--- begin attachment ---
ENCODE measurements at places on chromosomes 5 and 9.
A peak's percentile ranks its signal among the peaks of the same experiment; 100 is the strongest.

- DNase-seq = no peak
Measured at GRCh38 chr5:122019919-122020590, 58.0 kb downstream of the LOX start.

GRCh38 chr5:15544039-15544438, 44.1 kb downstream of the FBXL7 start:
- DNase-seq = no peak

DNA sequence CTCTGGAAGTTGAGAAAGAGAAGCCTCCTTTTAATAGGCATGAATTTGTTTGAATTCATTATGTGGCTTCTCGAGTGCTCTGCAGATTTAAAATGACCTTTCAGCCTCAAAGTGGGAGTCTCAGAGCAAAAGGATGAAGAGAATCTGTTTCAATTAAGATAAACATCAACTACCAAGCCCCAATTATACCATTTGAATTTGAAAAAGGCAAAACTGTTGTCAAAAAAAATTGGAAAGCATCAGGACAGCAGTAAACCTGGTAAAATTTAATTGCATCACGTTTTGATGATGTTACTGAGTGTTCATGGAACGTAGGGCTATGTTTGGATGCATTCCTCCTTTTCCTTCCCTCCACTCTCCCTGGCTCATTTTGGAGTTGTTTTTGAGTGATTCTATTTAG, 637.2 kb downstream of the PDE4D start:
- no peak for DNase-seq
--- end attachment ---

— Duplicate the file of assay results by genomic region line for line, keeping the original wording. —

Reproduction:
ENCODE measurements at places on chromosomes 5 and 9.
A peak's percentile ranks its signal among the peaks of the same experiment; 100 is the strongest.

- DNase-seq = no peak
Measured at GRCh38 chr5:122019919-122020590, 58.0 kb downstream of the LOX start.

GRCh38 chr5:15544039-15544438, 44.1 kb downstream of the FBXL7 start:
- DNase-seq = no peak

DNA sequence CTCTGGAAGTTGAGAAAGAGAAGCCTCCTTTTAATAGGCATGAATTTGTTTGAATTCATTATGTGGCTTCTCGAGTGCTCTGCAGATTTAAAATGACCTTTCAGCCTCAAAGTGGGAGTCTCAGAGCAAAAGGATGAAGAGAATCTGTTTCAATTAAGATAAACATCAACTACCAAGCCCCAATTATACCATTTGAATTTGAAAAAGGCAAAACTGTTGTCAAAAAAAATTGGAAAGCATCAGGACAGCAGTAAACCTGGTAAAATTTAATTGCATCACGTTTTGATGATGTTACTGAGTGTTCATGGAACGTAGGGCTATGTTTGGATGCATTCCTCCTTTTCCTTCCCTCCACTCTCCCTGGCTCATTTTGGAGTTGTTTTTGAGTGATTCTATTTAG, 637.2 kb downstream of the PDE4D start:
- no peak for DNase-seq